Tuesday, 22 September 2020

FAMILY: Why I Love Routine and Think you Will Too

Routine. When you become a parent I think you either learn to love it or hate it. Loving the familiarity of routine or resenting the repitiviness, either way routine becomes a part of your life. Prior to your child starting any form of childcare you can generally be in control of how your days go, whether that be going with the flow or creating a routine. However, as soon as you're back at work and your child is in childcare and then school we are all suddenly controlled to some extent by external forces. Drop offs, pick ups, naps, meal times, bed times etc. are all contributing factors within a family routine of younger children and then as they get older you may have to throw in homework, reading, spellings, after-school clubs, sports clubs etc. There's no denying that life as a parent is one big juggling act, which is why I find creating a family routine that works vital to our happiness and wellbeing. 
Personally, I find routine to be my comfort when it comes to parenting. As long as I have established a routine that works for all of the children then we're all happier. Their needs are being met, they know what is to come and it helps to reduce that uncertain feeling. There is a lot of research supporting the need for children to have routine in their lives, as it can help to reduce anxiety because they know what to expect at different points throughout the day. I think because we've always had routine to some degree all three of my children thrive off routine; they can tell grandparents who come to look after them what happens at certain points throughout the day and therefore feel like they have that control many children so desperately want.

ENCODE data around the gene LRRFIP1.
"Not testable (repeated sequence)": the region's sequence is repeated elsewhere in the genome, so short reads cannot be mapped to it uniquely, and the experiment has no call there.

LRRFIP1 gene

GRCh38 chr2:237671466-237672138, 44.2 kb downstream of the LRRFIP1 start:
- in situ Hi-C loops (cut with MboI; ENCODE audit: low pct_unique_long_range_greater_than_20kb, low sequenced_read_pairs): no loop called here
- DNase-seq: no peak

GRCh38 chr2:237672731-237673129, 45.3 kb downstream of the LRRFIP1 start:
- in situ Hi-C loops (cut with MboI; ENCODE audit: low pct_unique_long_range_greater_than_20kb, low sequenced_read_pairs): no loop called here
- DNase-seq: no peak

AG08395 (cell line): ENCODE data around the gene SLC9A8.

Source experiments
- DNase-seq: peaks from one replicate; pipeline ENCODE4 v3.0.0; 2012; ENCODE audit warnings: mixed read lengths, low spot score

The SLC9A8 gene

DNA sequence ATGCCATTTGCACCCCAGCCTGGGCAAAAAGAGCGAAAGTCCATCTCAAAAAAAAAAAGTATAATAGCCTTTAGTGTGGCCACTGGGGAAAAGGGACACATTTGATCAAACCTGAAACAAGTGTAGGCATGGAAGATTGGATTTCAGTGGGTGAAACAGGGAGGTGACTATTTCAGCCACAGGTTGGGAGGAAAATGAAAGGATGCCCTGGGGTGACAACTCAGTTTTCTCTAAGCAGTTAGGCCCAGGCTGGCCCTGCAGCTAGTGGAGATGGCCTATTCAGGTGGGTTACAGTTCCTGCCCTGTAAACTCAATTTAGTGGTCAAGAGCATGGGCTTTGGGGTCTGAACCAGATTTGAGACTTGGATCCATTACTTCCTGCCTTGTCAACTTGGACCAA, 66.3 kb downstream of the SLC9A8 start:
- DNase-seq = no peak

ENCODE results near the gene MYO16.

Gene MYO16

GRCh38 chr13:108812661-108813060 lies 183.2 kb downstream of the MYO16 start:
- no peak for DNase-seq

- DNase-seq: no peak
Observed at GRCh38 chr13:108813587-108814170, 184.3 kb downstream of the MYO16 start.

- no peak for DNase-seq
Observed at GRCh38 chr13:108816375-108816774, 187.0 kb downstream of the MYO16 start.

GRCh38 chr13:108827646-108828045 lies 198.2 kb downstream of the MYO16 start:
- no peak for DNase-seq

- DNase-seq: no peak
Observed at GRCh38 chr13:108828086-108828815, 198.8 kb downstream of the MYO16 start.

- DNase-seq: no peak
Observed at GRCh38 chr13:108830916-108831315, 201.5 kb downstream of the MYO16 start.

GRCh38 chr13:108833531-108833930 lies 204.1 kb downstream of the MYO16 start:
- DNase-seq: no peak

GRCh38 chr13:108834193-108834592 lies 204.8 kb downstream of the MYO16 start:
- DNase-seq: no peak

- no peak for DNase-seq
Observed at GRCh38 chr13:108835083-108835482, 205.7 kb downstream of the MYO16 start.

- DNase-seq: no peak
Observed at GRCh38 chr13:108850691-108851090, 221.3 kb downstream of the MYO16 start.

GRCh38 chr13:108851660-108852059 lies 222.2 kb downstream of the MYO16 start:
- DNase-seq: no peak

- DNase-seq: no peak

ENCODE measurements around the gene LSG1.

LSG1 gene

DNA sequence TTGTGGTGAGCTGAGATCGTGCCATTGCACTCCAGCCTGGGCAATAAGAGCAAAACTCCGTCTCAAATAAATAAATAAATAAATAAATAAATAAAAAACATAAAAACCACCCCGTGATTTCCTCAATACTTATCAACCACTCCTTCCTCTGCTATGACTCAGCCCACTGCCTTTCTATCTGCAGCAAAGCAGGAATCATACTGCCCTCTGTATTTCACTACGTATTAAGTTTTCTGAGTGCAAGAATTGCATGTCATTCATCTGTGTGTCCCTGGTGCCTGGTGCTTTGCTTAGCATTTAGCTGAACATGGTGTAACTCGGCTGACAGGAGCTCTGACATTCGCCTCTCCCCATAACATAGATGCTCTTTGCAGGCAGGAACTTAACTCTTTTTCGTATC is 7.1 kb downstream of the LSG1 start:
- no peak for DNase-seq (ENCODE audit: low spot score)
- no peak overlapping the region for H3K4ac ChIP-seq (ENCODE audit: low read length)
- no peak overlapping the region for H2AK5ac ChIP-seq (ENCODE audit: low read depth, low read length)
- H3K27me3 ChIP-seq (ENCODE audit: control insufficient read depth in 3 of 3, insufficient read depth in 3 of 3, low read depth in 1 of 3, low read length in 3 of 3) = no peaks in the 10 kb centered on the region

Currently our daily routine is different depending on the day of the week because Poppy goes to Pre-School on certain days, Isabella is at school for five days and Rory stays with me all of the time still. But the bare bones of our current weekday routine is:

7.30am - Have breakfast

8am - Get dressed, brush teeth and do hair

8.30am - Television while putting shoes/coats on for school or pre-school

9am - School run

9.15am - Play

10am - Rory naps

12pm - Lunch and play

3pm - School run 

3.20pm - Isabella's reading

3.45pm - Rory naps

4pm - Television time

5pm - Dinner

5.30pm - Bath

6pm - Bed

It's almost the same every day of the working week and then we don't really have a routine as such for the weekends. We are only just settling into our new 'post-lockdown, start school again' routine, but it seems to be working well and ensures Rory doesn't get overtired. I think the key to finding a routine that works for your family is being flexible. As Rory gets older his need for naps changes, as does Poppy's, so being able to notice this and adapt is vital. I remember when we just had Isabella and I would battle on with the same routine expecting different results, through fear of losing routine altogether. However, all that was needed was a slight change of nap times or playing for a little longer to help tire Isabella out more. That's part of the advantage of being a parent to three children; experience makes everything so much easier!